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DARPA invests $7.5 million into Profusa’s tiny tech-packed implantable biosensor

The Defense Advanced Research Projects Agency announced a project with the U.S. Army Research Office to develop tissue-integrated biosensor technology. Profusa, a San Francisco company, was awarded a $7.5 million grant from DARPA to lead the development.

The U.S. military is interested in developing the technology to aid in real-time monitoring of combat soldier health vitals. Profusa chairman and CEO Ben Hwang said, “Profusa’s vision is to replace a point-in-time chemistry panel that measures multiple biomarkers, such as oxygen, glucose, lactate, urea, and ions with a biosensor that provides a continuous stream of wireless data,” according to QMed.

The U.S. military hopes that this technology will improve mission efficiency and provide real-time information that allows soldiers to quickly address health issues that may affect the mission. Profusa’s bioengineering approach to an implantable biosensor allegedly overcomes the body’s natural reaction to reject foreign material. The sensors are made of a “smart hydrogel” similar to contact lens material.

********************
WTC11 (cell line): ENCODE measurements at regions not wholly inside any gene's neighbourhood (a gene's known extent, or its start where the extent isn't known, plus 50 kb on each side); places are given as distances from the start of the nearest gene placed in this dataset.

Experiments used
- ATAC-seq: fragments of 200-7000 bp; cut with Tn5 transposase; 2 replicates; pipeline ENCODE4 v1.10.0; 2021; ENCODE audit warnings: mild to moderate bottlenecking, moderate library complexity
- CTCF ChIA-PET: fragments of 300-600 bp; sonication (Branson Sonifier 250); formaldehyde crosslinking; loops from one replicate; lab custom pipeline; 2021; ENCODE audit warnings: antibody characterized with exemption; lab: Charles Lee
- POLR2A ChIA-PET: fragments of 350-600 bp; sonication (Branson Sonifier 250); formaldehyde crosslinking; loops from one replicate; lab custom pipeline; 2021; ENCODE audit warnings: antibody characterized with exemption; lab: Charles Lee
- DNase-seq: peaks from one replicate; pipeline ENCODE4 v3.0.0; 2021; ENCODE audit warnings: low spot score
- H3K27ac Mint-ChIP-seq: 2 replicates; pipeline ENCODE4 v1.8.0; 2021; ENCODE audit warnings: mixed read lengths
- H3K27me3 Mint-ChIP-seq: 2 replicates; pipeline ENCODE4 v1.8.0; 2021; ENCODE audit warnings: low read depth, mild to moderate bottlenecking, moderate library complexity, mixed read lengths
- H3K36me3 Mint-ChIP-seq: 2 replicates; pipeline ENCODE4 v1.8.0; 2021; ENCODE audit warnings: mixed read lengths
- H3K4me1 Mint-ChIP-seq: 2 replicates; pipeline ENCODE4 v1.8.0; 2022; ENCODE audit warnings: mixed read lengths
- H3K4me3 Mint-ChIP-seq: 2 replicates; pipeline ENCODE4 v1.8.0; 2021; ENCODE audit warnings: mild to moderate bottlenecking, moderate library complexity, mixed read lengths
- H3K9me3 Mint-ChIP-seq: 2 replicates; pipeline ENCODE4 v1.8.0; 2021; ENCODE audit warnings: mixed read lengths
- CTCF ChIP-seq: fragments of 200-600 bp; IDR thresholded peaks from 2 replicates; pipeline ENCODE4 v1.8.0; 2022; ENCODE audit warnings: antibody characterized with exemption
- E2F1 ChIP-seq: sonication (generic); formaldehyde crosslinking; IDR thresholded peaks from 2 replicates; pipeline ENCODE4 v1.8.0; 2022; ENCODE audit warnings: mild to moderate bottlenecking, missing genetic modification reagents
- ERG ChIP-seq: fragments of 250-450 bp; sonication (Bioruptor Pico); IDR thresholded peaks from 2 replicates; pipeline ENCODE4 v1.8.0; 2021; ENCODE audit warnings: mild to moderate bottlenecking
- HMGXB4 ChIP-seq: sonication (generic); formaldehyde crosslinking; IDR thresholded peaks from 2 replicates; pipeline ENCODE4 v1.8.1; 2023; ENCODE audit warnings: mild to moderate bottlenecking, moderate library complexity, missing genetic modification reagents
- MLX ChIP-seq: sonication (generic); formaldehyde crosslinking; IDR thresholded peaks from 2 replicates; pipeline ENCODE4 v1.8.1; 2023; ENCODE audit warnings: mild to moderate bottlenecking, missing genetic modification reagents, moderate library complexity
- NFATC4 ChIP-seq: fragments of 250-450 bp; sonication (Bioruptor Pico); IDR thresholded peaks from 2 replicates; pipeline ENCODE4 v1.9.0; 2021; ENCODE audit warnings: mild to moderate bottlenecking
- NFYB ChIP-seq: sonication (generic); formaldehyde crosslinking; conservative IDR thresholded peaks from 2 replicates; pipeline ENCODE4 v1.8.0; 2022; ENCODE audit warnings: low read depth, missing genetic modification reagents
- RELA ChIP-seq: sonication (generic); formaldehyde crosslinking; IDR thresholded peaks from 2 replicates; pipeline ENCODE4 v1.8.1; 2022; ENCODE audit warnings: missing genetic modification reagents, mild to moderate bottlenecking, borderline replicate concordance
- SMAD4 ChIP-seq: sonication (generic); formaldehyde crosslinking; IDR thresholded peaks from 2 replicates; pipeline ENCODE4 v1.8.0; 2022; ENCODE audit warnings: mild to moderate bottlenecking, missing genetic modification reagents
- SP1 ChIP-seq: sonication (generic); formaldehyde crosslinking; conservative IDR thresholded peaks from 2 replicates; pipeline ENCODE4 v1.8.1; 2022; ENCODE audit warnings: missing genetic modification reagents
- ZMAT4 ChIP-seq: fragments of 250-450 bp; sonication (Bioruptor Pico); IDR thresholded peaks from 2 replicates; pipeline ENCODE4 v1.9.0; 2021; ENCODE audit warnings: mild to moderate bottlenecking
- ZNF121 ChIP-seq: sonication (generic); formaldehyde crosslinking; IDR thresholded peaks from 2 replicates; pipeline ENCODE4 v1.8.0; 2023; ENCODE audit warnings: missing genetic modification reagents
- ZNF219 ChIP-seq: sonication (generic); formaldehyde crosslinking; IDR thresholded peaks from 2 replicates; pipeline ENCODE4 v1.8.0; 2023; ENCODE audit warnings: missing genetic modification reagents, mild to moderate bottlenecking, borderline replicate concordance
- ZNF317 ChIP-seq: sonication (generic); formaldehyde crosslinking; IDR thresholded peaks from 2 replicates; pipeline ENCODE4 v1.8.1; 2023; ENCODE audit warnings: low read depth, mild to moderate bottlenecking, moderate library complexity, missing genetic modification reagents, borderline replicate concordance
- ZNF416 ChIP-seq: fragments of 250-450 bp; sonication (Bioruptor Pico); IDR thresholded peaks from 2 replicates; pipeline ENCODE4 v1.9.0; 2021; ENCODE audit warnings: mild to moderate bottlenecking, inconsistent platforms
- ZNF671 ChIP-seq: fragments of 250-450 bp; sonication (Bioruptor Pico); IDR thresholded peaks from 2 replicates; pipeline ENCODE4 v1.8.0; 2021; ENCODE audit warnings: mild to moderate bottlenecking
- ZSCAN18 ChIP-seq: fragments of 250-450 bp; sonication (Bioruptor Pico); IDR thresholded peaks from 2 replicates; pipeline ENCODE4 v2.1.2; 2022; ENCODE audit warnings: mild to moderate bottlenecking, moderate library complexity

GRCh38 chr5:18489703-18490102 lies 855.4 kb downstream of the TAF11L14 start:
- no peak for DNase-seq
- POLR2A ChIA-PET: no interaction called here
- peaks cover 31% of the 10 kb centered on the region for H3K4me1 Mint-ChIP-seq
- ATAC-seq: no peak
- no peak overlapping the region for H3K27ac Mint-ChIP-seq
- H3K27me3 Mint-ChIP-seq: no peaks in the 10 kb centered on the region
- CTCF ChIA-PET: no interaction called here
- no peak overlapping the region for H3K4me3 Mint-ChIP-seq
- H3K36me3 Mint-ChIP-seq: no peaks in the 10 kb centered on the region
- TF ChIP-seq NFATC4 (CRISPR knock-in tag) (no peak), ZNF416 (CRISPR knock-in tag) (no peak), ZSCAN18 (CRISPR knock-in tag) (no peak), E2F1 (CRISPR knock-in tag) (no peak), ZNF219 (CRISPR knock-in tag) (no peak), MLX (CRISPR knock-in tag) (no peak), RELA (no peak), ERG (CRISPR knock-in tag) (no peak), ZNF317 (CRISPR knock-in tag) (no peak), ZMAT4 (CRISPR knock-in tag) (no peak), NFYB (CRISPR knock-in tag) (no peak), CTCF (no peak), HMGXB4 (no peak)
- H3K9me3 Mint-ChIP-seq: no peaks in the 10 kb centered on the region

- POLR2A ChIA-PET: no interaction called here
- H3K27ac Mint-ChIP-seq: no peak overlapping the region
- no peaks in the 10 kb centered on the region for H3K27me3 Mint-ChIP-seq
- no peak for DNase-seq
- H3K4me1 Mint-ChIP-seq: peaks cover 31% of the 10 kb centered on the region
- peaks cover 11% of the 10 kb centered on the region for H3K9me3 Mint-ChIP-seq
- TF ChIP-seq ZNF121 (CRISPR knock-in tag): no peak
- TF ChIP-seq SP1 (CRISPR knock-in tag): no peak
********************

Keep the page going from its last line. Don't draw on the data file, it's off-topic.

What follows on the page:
Profusa implantable biosensor
Profusa implantable biosensor Profusa

The sensors are implanted approximately two to four millimeters below the surface of the skin, and are only three to five millimeters long. At 500 microns in diameter, the sensors are tiny, and packing that much tech into such a small package is an impressive feat. Each biosensor is a soft, flexible fiber that is designed to be compatible with body tissues for up to two years.

The sensor interfaces with an optical reader that communicates with a smartphone application to provide users with real-time information for actionable decisions. Data is also shared through digital networks that allow health care providers and public health analysts to perform long term studies with wide-ranging information.

Critics claim that this type of technology brings the government one step closer to implantable sensors that are capable of violating privacy. Profusa counters that the technology can be utilized in a civilian capacity to manage chronic diseases like diabetes.

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